Should PM Manmohan Singh talk to Nawaz Sharif?
Going back on his own stand that "terror and talks can`t go together", Prime Minister Dr Manmohan Singh is set to meet his Pakistani counterpart Nawaz Sharif in New York on the sidelines of the UN General Assembly (UNGA) in what is being seen as an important move by both the sides to improve bilateral ties.
The much-anticipated Manmohan-Sharif meeting is expected to be held over breakfast on September 29 on the sidelines of the UNGA. Even before the two leaders get engaged in what would be a ``structured meeting`` to discuss "harsh realities" on the ground, roadblocks have started to crop up. A daring terrorist attack on the Army camp in Jammu & Kashmir`s Samba sector today claimed several lives.
The attack appears to be a ploy to derail the Manmohan-Sharif talks and further vitiate the environment of trust built by the diplomats of the two sides in the last few days to take the peace process forward.
Today`s attack and the recent unpleasant developments along the Indo-Pak border as well as LoC, which include the beheading of Indian soldiers, repeated ceasefire violations by the troops of the neighbouring nation, and the unabated anti-India agenda being carried out by terror groups operating from the Pakistani soil, raise serious questions over the feasibility of talks and what India stands to gain from them.
Ahead of leaving for the United States, newly-elected Pak Prime Minister termed his proposed meeting with his Indian counterpart as a "potentially fruitful endeavour", while the Indian side sees it as a "move towards peace". But beneath the cacophony of pleasantries and niceties from both sides, the fact remains unchanged that Islamabad has never fulfilled its commitment and New Delhi has always been cheated.
Prime Minister Dr Manmohan Singh must be applauded for his decision to meet the Pakistan Premier despite immense political pressure against his peace overtures, but he must also not ignore national interest.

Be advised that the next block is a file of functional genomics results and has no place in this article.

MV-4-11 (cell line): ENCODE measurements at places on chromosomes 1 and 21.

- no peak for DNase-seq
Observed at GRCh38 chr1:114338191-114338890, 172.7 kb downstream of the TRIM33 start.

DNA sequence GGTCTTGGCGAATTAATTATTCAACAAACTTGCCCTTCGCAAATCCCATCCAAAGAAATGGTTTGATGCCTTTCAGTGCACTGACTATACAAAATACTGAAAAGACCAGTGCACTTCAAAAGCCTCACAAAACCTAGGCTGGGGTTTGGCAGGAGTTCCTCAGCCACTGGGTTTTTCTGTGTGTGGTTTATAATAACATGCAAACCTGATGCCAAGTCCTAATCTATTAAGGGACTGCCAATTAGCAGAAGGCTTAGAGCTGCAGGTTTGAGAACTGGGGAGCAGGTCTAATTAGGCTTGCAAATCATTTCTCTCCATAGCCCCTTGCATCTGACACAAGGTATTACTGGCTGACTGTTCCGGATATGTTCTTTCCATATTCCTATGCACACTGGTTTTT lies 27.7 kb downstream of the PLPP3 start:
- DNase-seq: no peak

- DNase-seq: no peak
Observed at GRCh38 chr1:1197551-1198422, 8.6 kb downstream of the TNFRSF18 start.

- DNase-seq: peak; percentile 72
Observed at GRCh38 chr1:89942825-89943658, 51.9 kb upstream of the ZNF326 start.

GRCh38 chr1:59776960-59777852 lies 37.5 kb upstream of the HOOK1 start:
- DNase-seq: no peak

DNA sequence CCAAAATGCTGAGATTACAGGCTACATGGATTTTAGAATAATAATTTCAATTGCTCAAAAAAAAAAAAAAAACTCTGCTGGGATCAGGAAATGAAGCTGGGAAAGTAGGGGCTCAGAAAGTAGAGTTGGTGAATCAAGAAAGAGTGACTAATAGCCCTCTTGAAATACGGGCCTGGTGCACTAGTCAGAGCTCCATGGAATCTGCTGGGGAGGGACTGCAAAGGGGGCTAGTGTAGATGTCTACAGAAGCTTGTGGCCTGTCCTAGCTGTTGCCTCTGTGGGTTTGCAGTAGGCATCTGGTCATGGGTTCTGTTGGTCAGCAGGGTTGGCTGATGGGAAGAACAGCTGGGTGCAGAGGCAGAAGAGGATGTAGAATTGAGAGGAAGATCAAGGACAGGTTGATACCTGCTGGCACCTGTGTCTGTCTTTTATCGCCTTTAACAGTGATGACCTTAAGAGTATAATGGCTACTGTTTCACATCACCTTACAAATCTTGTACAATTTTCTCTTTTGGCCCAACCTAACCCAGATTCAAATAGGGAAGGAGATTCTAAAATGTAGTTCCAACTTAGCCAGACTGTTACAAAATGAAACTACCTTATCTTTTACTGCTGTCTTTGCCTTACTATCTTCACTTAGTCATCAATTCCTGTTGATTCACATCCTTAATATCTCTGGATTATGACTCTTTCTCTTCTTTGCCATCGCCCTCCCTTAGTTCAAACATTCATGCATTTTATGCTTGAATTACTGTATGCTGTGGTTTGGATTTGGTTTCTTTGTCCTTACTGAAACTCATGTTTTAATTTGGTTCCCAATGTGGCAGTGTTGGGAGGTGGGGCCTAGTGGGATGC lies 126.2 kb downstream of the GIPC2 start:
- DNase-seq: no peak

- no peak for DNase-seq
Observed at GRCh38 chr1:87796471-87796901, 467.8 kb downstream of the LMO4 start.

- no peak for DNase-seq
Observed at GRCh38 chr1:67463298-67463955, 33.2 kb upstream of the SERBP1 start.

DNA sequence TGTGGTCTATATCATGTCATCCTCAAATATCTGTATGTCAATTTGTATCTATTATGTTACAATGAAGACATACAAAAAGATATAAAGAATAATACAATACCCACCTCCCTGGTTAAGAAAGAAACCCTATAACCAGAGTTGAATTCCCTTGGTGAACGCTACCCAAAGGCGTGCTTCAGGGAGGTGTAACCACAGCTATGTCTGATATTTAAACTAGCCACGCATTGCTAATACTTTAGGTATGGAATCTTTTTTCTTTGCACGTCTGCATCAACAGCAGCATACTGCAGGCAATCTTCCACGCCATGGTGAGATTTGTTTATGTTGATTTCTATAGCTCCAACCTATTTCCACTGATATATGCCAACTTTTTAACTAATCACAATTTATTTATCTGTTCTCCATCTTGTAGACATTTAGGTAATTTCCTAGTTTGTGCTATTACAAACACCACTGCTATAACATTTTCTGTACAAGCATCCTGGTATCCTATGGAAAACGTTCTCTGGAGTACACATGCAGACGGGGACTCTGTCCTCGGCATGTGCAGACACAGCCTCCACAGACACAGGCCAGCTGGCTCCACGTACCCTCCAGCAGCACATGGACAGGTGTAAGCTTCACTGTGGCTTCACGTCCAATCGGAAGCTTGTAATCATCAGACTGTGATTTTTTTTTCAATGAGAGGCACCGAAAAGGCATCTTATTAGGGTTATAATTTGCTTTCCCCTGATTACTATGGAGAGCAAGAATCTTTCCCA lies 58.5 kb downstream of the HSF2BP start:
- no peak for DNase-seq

The meet would no doubt provide an ideal opportunity for the two leaders to put behind them the LoC fracas and move towards peace, but it remains to be seen if the talks would lead to any immediate deal or breakthrough.
While it is expected that Dr Singh will convey concerns over "barbaric" incidents on the LoC and continued terrorism emanating from Pakistan, it will be interesting to see what Sharif, who has made "nice statements" about the relationship, has to say about ceasefire violations along the Line of Control and International Border, continued terrorism and inaction against the perpetrators of the 2008 Mumbai attack, the Indus Water sharing dispute etc.
While Islamabad needs to demonstrate its commitment to `no longer being a safe haven and training ground for militants`, India needs to nail it hard for failing to prevent terror being bred on its soil on several occasions in the past.
The Prime Minister`s meeting with Nawaz Sharif also comes at a time when the world`s attention is once again focused on the country for the church attack in Peshawar. When Sharif addresses the UN General Assembly session on September 27, he will be watched for what he has to offer to combat militancy.
Also, while there is an urgent need to give a fresh push to the peace process in order to bring stability in the region, it is also important for the two leaders to see "where India, Pakistan are and where they go from here."
As compared to his Pakistani counterpart, Dr Manmohan Singh is on a more sticky wicket as he may or not return as Prime Minister after the 2014 Lok Sabha polls considering an anti-Congress wave and rising influence of Narendra Modi. Left with less political space, the pressure will obviously be more on the Indian Prime Minister than on Nawaz Sharif, who is an elected representative of the people of Pakistan.
While holding talks with Sharif, it will be imperative for Dr Singh to ensure that Pakistan does not get any diplomatic advantage since it has always managed to spin Indo-Pak dialogues in its favour. The Indian PM must keep in mind that Nawaz Sharif, who has rewritten Pakistan`s history by becoming the PM for a record third time, is also under international pressure to fulfil Islamabad`s commitment towards peace and tackle the terror mongers.
However, much should not be expected from Sharif, who represents a nation where its notorious spy agency ISI controls the reins of power and its obsession for Kashmir is the root cause of its hatred towards India. For Manmohan Singh, holding talks with Nawaz Sharif will be a calculated gamble to engage with a country which is persistently out of sympathy for India.
Hope that Dr Manmohan Singh has not forgotten the bitter lessons he learnt from his meeting with then Pakistani Premiere Yusuf Raza Gilani in Sharm el-Sheikh, Egypt in 2009.
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